Vanity of vanities! All is vanity.

Rennie Heuer

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Moving along well Rennie. The drawer-lock is my go-to drawer joint in most cases, Quick, nice looking, self-squaring and very reliable. Question on the table extrusions (Kreg, I think) . . . Do you find them useful beyond the pocket-hole joinery sort of thing? Do you use them for stops, squaring and so forth?

I'm planning a rolling table for the new shop. In typical Bradley-fashion I am trying to make it as useful as possible without turning it into a Rube Goldberg monstrosity. One of the things I had considered was t-track or dovetail grooves (for Match-fit clamps and stops) in a pattern on the top. Your thoughts?
It is the Kreg tabletop that I built a cabinet for a few years ago. I do use the tracks for pocket holes but also for other clamping needs. Scraping, light chisel work and such. I have used the accessories provided for squaring but not often. I also use them to clamp down my silicone sanding pad.

I have been planning on building a roll around table/bench too. A year or so ago I happened on a sale of 1.25” thick Formica clad table top at Menards and also purchased, on sale, several lengths of rockier universal T track. The plan, so far, is to in lay two from end to end and two from side to side. Now all I need to do is build a structure to hold them up.
 

Rennie Heuer

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Retrieved the painted parts on Sunday and started putting things together with the face frames. First order of business was to make some pads for my clamps. A piece of double sided tape and some old flannel sheet was all that was needed to fill the bill.

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I think I got enough clamps on it. The outer perimeter is held in place with pocket screws, biscuits align and secure the inner members.
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Rennie Heuer

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Finished!!! Customer will pick up tomorrow.

Two things I learned on this job. 1. I'm likely to shy away from case work like this unless I am hungry for work. 2. No more painted work - not worth the hassle.

Although the 'look' come right out of the listings for some of the big box versions these are custom and have some features not available in the stores. Drawers are solid 5/8" hard maple. Undermount soft close slides and soft close hinges. Drop down stainless trays in front of the sinks and additional drawer space by adding trays or splitting drawers behind a larger face. Also, the trash can drawer. Often seen in kitchens, not so much in bathrooms. The backs are removable to facilitate drilling for plumbing.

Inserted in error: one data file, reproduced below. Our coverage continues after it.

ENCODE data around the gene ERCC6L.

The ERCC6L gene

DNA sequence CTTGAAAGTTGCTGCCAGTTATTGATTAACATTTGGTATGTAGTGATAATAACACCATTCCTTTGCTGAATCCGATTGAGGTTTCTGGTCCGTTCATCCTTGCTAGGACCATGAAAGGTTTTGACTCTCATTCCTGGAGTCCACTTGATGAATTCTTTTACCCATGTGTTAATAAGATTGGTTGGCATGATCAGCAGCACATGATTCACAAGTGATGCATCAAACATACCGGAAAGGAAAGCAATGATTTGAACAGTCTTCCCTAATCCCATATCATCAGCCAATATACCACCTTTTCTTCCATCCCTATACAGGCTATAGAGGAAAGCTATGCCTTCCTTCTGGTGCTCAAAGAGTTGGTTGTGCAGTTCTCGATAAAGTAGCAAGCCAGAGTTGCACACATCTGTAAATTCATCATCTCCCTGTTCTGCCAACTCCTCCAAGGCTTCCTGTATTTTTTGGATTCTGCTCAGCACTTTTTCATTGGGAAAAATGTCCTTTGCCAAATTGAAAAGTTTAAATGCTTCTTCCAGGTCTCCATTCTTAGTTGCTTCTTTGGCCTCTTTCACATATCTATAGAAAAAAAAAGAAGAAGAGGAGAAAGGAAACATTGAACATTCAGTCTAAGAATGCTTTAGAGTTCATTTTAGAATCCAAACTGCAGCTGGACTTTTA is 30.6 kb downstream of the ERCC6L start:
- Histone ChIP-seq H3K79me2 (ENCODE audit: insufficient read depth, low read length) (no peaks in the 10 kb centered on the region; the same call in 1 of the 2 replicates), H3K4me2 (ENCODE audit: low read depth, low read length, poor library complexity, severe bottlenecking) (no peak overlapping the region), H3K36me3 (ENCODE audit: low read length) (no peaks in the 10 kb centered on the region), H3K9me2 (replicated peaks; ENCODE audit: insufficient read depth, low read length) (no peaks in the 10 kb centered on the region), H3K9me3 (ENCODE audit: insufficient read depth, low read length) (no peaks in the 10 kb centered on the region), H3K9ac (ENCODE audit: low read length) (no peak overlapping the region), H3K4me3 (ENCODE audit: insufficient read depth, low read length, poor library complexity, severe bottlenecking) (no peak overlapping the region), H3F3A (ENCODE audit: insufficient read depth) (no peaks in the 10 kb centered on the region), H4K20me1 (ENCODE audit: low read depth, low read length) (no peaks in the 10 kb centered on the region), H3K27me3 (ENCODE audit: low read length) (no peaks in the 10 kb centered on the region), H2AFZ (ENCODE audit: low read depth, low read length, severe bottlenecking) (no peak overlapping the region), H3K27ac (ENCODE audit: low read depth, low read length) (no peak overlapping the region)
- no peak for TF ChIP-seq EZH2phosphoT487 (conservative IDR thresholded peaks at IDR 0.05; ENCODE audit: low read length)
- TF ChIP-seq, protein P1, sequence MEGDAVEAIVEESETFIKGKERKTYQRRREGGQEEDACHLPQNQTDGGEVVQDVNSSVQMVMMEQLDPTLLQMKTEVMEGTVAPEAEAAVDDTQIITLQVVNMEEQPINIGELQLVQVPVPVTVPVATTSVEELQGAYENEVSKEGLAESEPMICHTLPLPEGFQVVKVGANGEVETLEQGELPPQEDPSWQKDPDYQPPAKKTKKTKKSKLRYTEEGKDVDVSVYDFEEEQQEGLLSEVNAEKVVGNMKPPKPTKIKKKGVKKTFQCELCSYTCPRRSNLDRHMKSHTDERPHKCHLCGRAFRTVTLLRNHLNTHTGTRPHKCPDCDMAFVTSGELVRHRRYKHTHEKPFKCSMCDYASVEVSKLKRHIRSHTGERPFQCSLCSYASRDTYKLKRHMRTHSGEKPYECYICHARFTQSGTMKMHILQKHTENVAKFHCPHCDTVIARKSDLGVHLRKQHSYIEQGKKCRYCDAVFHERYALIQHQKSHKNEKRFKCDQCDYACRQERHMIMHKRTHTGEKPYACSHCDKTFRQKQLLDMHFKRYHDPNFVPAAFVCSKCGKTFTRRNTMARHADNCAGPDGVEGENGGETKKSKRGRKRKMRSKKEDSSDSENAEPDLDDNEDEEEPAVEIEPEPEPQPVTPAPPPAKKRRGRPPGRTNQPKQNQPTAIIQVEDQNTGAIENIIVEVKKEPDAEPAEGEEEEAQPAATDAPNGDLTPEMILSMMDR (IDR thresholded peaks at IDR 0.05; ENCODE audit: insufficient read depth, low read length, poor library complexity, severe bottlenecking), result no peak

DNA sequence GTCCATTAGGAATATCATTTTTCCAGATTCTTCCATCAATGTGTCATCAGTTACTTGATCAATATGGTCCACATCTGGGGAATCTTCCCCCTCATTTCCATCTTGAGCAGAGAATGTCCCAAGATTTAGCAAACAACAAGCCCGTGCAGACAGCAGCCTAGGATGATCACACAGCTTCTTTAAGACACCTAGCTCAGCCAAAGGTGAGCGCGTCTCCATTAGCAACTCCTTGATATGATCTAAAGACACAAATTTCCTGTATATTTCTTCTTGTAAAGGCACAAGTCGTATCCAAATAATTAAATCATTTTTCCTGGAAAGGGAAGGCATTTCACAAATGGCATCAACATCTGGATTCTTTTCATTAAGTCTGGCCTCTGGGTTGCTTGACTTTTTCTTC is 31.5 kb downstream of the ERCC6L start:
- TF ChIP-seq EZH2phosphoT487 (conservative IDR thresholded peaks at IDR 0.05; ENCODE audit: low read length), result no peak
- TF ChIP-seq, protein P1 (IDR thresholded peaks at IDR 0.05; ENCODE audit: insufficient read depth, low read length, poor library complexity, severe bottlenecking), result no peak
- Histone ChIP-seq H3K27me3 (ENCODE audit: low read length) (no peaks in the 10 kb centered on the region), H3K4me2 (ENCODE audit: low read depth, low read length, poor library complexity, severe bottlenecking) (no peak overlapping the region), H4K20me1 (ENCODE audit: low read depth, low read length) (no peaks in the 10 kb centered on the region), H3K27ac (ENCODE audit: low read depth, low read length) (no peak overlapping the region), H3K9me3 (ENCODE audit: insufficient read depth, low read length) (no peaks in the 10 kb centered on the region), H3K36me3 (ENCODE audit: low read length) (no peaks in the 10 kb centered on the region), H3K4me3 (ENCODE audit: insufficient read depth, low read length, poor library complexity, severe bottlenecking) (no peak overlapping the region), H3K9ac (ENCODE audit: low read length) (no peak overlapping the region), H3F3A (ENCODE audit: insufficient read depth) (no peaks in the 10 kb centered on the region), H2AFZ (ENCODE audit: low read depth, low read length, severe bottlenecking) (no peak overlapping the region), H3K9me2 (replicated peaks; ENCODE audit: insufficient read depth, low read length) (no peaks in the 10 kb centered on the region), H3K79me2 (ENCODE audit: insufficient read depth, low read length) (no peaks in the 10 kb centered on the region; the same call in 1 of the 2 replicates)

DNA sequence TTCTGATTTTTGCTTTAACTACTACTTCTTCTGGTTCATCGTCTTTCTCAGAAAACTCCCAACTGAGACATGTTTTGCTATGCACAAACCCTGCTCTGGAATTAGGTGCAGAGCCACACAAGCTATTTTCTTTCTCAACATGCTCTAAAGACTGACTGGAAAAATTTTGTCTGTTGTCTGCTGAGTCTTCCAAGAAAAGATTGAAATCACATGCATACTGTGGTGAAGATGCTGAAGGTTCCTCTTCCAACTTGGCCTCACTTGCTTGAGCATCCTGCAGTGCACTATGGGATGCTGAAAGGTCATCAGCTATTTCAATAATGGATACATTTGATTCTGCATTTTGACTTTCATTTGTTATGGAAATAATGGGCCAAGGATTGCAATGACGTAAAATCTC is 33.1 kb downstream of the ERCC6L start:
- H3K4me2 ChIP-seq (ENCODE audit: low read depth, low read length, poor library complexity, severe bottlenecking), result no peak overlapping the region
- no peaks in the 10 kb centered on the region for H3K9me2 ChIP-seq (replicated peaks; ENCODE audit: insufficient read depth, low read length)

Hope the customer is pleased!

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Darren Wright

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Wow, those did turn out great! I like the trash pull out, may consider doing that to the other side of our vanity, I never use the two bottom drawers on that side. My wife's side has the hot curler/blow dryer pullout.
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Ryan Mooney

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Well, Rennie might have been a pain in the neck. but it sure came out looking nice!!

I agree on painting, but that pain job looks great from here, and I really like the detailing on the interior bits. First class piece of work.
 

Kerry Burton

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Orem, Utah
Two things I learned on this job. 1. I'm likely to shy away from case work like this unless I am hungry for work. 2. No more painted work - not worth the hassle.
Whew! Customer was super pleased. Paid in full and a deposit coming for the next job - an entire bedroom set. :bliss:

I have to ask ... how much of the new job is expected to fit in Category 1 and Category 2? (And how hungry are you? ;))
 

Rennie Heuer

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I have to ask ... how much of the new job is expected to fit in Category 1 and Category 2? (And how hungry are you? ;))
OK - the bedroom is case work, but not the face frame type of the vanities. Perhaps I should have been more clear. Face frame inset is a bit of a hassle. The bedroom set is brazilian cherry. Clear finish, no paint. Yep, kinda hungry.
 

glenn bradley

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Those came out beautifully Rennie. A stellar job on all facets of the job. Lots of cool custom features and it sounds like the client agrees; great work. It also sounds like you are getting a good momentum going for 'retirement'. 👍 I am with you on the things you learned on this build. I had a similar experience a while back.

There are people who have well developed methods for making kitchen and bath items and I should leave that work to them. I even dread a rebuild on my own guest and #2 bath waiting down the line for me :). As to painted items; if I can't do it with a rattle can, I kindly (and properly) steer the client to someone who does that sort of thing well.

The wife and I were having a 'buy versus build' discussion on the new dining table last night. We have a joking division of ownership/management around here; I get the shop, she gets the house. This means I make sure she gets whatever makes her happy (my favorite job BTW). The table she wants is outside what I would enjoy spending my shop time on. Life is short; I try to avoid having to do things I don't want to do anymore :D.
 
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